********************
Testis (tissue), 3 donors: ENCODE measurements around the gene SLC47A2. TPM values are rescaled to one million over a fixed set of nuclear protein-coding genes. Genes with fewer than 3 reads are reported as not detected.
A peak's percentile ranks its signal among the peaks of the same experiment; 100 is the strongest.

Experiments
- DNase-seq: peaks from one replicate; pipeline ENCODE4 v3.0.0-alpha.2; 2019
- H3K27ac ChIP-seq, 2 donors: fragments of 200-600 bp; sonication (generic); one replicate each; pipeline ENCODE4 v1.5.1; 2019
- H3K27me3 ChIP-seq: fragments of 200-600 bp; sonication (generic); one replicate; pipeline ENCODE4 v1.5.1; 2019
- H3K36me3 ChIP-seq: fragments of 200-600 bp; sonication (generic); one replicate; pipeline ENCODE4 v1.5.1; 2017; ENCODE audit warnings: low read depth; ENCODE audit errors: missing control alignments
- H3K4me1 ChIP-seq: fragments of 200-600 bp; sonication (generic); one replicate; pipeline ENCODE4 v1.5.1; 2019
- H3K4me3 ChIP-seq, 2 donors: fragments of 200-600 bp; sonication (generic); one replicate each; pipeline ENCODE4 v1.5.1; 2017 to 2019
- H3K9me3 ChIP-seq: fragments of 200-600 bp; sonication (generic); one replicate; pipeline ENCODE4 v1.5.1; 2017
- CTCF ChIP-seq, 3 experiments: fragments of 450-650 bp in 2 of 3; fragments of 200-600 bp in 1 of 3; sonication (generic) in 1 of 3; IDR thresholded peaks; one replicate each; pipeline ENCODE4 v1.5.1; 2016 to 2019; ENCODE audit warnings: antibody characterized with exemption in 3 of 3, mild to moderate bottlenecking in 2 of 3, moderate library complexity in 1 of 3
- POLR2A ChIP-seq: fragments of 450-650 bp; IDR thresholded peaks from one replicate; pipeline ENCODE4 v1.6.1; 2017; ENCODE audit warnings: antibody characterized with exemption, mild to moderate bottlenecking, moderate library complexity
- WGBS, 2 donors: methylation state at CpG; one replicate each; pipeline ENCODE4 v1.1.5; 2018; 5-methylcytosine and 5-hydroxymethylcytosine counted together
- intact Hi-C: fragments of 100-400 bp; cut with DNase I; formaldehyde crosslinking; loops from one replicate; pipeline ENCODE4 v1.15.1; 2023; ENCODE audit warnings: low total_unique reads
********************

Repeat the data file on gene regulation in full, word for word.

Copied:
Testis (tissue), 3 donors: ENCODE measurements around the gene SLC47A2. TPM values are rescaled to one million over a fixed set of nuclear protein-coding genes. Genes with fewer than 3 reads are reported as not detected.
A peak's percentile ranks its signal among the peaks of the same experiment; 100 is the strongest.

Experiments
- DNase-seq: peaks from one replicate; pipeline ENCODE4 v3.0.0-alpha.2; 2019
- H3K27ac ChIP-seq, 2 donors: fragments of 200-600 bp; sonication (generic); one replicate each; pipeline ENCODE4 v1.5.1; 2019
- H3K27me3 ChIP-seq: fragments of 200-600 bp; sonication (generic); one replicate; pipeline ENCODE4 v1.5.1; 2019
- H3K36me3 ChIP-seq: fragments of 200-600 bp; sonication (generic); one replicate; pipeline ENCODE4 v1.5.1; 2017; ENCODE audit warnings: low read depth; ENCODE audit errors: missing control alignments
- H3K4me1 ChIP-seq: fragments of 200-600 bp; sonication (generic); one replicate; pipeline ENCODE4 v1.5.1; 2019
- H3K4me3 ChIP-seq, 2 donors: fragments of 200-600 bp; sonication (generic); one replicate each; pipeline ENCODE4 v1.5.1; 2017 to 2019
- H3K9me3 ChIP-seq: fragments of 200-600 bp; sonication (generic); one replicate; pipeline ENCODE4 v1.5.1; 2017
- CTCF ChIP-seq, 3 experiments: fragments of 450-650 bp in 2 of 3; fragments of 200-600 bp in 1 of 3; sonication (generic) in 1 of 3; IDR thresholded peaks; one replicate each; pipeline ENCODE4 v1.5.1; 2016 to 2019; ENCODE audit warnings: antibody characterized with exemption in 3 of 3, mild to moderate bottlenecking in 2 of 3, moderate library complexity in 1 of 3
- POLR2A ChIP-seq: fragments of 450-650 bp; IDR thresholded peaks from one replicate; pipeline ENCODE4 v1.6.1; 2017; ENCODE audit warnings: antibody characterized with exemption, mild to moderate bottlenecking, moderate library complexity
- WGBS, 2 donors: methylation state at CpG; one replicate each; pipeline ENCODE4 v1.1.5; 2018; 5-methylcytosine and 5-hydroxymethylcytosine counted together
- intact Hi-C: fragments of 100-400 bp; cut with DNase I; formaldehyde crosslinking; loops from one replicate; pipeline ENCODE4 v1.15.1; 2023; ENCODE audit warnings: low total_unique reads